The Greenfield City Council adopted a new “Safe City” ordinance on Wednesday night in a 10-3 vote, reversing its stance on a similar ordinance in 2017, which failed in a 6-4 vote.

Effective as of its passage, the ordinance prohibits Greenfield officials, including law enforcement, from inquiring as to or taking law enforcement action based on an individual’s actual or perceived immigration status. City officials are also now prohibited from responding to Immigration and Customs Enforcement (ICE) requests for information on incarcerated individuals or delaying an individual’s release on the basis of an ICE administrative warrant. City officials will still honor ICE judicial warrants. City officials will not target local institutions that provide refuge to immigrants with legal action.

The ordinance was adopted at a City Council Meeting that took place at the John Zon Community Center. Councilors Mark Berson, Timothy Dolan, Sheila Gilmour, Norman Hirschfeld, Douglas Mayo, Penny Ricketts, Ashli Stempel, Vern Sund, Otis Wheeler, and President Karen “Rudy” Renaud (who proposed the ordinance) voted in favor. Councilors Isaac Mass, Brickett Allis, and Wanda Pyfrom voted no. The council makeup was different from when the vote failed two years ago, as several progressive candidates ran on a platform of passing the Safe City ordinance after it failed, and most of those elected in 2017 supported it.

“This is more than just a legal or illegal immigrant situation. This talks about who we are as a community,” Sonia Lindop of Greenfield told the City Council during the public comment period. Originally from Peru, Lindhop said she has had an overwhelmingly positive experience living in Greenfield for the past 25 years but still felt that the measure sent an important message. “As a brown person walking the street… an ordinance like this ensures that for us, who are somehow different, we can walk in the streets of Greenfield in a safe way.”

Greenfield resident Stephanie Duclos, however, expressed concern that the measure could have serious consequences. “I don’t think the public is educated at what we’re at risk to be losing if we’re designated a ‘safe city,’” she told the Council. Duclos pointed out that the Trump administration has threatened to withhold funding from cities that adopt policies that limit cooperation with federal immigration enforcement. “Are we willing as a town to put our neck out on the line? To jeopardize that funding that helps our police department, helps our correctional facilities, helps women who are victims here within the United States of domestic violence?”

Several members of the Council shared the concerns of Duclos and other community members who spoke out against the ordinance. Councilors Pyfrom and Allis of precincts 4 and 3, both of whom voted against adopting the ordinance, pointed to statements from the Chief of Police that it is the department’s policy not to ask an individual’s immigration status. “We are not doing the things that would make us an ‘unsafe city,’” Councilor Allis said. “I believe this might have unintended consequences where it would give people a false sense of security.”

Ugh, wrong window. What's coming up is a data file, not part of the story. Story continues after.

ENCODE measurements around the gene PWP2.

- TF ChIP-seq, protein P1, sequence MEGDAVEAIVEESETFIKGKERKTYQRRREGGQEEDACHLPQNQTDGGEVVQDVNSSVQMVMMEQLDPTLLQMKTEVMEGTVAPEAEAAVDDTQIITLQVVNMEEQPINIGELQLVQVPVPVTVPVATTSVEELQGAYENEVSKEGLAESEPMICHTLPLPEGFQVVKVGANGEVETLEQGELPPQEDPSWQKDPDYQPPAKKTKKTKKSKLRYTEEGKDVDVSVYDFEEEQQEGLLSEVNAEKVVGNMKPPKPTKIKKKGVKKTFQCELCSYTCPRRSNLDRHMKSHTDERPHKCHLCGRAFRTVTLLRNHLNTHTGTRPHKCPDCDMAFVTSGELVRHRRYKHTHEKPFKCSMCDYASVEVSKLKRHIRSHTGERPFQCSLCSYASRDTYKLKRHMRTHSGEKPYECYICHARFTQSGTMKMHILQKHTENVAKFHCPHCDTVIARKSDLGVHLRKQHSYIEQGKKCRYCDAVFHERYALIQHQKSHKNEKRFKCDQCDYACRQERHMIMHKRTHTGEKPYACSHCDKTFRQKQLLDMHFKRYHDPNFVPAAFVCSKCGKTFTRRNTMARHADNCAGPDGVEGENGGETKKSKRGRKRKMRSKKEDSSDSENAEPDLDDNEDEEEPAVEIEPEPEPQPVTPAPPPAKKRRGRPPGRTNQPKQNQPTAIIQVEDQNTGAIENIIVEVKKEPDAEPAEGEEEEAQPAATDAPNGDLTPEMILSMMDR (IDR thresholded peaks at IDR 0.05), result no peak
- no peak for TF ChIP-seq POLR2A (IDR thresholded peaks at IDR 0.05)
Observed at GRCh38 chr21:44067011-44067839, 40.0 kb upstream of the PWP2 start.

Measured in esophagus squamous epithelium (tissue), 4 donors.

Councilor Pyfrom suggested that the ‘safe city’ label could even make Greenfield a target for immigration enforcement. “To me it’s just a red flag to put someone who was already safe in harm’s way.”

Many speakers from the community, however, viewed the ordinance as an opportunity for the city to formally voice its condemnation of federal immigration enforcement policies. “Two years ago when Greenfield first considered becoming a safe city, our nation’s political climate was quickly becoming hateful, volatile, and for some of our neighbors, dangerous,” said Reverend Heather Blais during public comment. “Some of our nation’s elected officials have continued their fear mongering and hate speech to continue to attack immigrants, refugees, and asylum seekers… This is the moment for our community to stand together to ensure that all people within the boundaries of our city know that they are welcomed, safe, and have the basic rights to report a crime without fear of deportation.”

Many councilors agreed with the conviction that the ordinance was an important statement for the city to make. “This is not just an ordinance,” said Councilor Berson. “This is a declaration of humanity.” This is Greenfield’s opportunity, Berson suggested, to show to the federal government “that we are not going to tolerate this kind of injustice, this kind of inhumanity, and, frankly, this kind of silent murder.”

The moment the ordinance passed, the audience at the John Zon Community Center erupted into applause. As the meeting entered a recess, former Councilor Maria Burge told the Advocate, “I’m happy for everyone feeling safe and having an inclusive community.” Burge, who failed in her bid to be elected to an at-large seat to the Council in 2017, was a deciding vote against the ordinance’s passage during that year. She did not endorse one side or the other this time around.

Burge expressed what she perceived as the limits of the ordinance following the vote. She regularly works with undocumented community members and “all they talk about is being scared,” she said. “They’re just waiting for ICE to pop in. I can’t honestly tell them tomorrow, ‘come to Greenfield and you’ll be safe.’ Because if ICE comes, we can’t stop them.”